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Rythmol

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Rythmol

Warnings
Precautions

WARNINGS

Included as part of the PRECAUTIONS section.

PRECAUTIONS

Proarrhythmic Effects

Propafenone has caused new or worsened arrhythmias. Such proarrhythmic effects include sudden death and life-threatening ventricular arrhythmias such as ventricular fibrillation, ventricular tachycardia, asystole and torsade de pointes. It may also worsen premature ventricular contractions or supraventricular arrhythmias, and it may prolong the QT interval. It is therefore essential that each patient given RYTHMOL be evaluated electrocardiographically prior to and during therapy to determine whether the response to RYTHMOL supports continued treatment. Because propafenone prolongs the QRS interval in the electrocardiogram, changes in the QT interval are difficult to interpret [see CLINICAL PHARMACOLOGY].

In a U.S. uncontrolled, open label, multicenter trial in patients with symptomatic supraventricular tachycardia (SVT), 1.9% (9/474) of these patients experienced ventricular tachycardia (VT) or ventricular fibrillation (VF) during the study. However, in 4 of the 9 patients, the ventricular tachycardia was of atrial origin. Six of the nine patients that developed ventricular arrhythmias did so within 14 days of onset of therapy. About 2.3% (11/474) of all patients had a recurrence of SVT during the study which could have been a change in the patients' arrhythmia behavior or could represent a proarrhythmic event. Case reports in patients treated with propafenone for atrial fibrillation/flutter have included increased premature ventricular contractions (PVCs), VT, VF, torsade de pointes, asystole, and death.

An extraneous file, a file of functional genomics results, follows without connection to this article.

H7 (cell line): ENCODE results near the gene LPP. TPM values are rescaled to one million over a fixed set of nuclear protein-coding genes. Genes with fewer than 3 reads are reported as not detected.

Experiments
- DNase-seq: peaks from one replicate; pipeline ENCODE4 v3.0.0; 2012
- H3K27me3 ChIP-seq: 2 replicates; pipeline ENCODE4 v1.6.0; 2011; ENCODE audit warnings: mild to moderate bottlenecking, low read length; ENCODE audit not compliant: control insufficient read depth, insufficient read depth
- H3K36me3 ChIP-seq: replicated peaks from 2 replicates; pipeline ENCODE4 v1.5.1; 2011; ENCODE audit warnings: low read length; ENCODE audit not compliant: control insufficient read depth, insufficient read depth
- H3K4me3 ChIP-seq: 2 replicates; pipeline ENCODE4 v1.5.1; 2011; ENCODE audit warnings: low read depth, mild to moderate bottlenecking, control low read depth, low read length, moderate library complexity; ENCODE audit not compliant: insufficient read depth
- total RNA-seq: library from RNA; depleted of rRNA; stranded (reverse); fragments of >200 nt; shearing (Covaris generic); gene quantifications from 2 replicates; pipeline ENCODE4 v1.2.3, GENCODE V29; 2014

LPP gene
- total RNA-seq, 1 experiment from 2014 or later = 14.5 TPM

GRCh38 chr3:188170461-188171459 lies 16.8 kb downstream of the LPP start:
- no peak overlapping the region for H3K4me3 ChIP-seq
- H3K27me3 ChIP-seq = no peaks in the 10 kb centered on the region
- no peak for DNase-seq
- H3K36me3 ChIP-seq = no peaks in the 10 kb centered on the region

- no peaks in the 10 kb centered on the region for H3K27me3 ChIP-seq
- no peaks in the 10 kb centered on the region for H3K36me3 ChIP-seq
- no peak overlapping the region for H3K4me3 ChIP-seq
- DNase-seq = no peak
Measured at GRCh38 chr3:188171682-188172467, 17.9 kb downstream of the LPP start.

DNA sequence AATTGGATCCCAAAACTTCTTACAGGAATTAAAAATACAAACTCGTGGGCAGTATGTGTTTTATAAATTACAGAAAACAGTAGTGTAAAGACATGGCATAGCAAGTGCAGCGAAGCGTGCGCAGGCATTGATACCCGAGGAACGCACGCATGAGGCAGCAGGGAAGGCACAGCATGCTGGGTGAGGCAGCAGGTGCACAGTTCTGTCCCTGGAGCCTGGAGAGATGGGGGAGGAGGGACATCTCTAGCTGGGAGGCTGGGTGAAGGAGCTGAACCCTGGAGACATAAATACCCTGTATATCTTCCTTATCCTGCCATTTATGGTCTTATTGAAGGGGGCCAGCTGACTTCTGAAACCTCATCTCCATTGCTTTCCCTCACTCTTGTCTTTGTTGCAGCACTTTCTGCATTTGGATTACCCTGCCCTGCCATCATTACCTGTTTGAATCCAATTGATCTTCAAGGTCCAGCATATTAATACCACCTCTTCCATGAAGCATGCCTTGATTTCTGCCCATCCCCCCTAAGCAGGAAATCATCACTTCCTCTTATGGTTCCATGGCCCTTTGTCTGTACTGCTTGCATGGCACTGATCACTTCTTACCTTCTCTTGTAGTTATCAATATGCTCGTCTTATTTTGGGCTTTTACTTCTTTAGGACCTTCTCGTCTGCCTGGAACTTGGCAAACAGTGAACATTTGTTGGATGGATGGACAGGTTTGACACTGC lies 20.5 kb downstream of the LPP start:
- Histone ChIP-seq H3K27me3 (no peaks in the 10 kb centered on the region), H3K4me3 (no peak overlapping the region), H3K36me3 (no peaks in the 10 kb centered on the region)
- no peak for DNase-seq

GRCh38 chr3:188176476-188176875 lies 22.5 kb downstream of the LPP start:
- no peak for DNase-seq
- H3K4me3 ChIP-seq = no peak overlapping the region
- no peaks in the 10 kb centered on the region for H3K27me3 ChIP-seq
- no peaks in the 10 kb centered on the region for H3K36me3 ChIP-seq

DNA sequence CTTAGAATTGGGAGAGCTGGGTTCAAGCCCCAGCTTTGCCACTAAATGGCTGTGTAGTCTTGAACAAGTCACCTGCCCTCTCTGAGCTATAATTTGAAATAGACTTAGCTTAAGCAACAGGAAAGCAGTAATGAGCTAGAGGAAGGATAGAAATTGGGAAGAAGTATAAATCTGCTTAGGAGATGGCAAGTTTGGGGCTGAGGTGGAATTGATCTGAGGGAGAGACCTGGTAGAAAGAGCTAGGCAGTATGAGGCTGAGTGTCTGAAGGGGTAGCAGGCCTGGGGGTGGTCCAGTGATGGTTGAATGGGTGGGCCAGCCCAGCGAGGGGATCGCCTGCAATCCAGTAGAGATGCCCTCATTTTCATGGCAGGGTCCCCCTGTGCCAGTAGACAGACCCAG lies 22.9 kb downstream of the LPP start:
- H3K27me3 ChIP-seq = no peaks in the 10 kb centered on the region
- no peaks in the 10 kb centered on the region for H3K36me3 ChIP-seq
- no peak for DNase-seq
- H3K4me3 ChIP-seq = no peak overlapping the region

Overall in clinical trials with RYTHMOL (which included patients treated for ventricular arrhythmias, atrial fibrillation/flutter, and PSVT), 4.7% of all patients had new or worsened ventricular arrhythmia possibly representing a proarrhythmic event (0.7% was an increase in PVCs; 4.0% a worsening, or new appearance, of VT or VF). Of the patients who had worsening of VT (4%), 92% had a history of VT and/or VT/VF, 71% had coronary artery disease, and 68% had a prior myocardial infarction. The incidence of proarrhythmia in patients with less serious or benign arrhythmias, which include patients with an increase in frequency of PVCs, was 1.6%. Although most proarrhythmic events occurred during the first week of therapy, late events also were seen and the CAST study [see BOXED WARNING: Mortality] suggests that an increased risk of proarrythmia is present throughout treatment.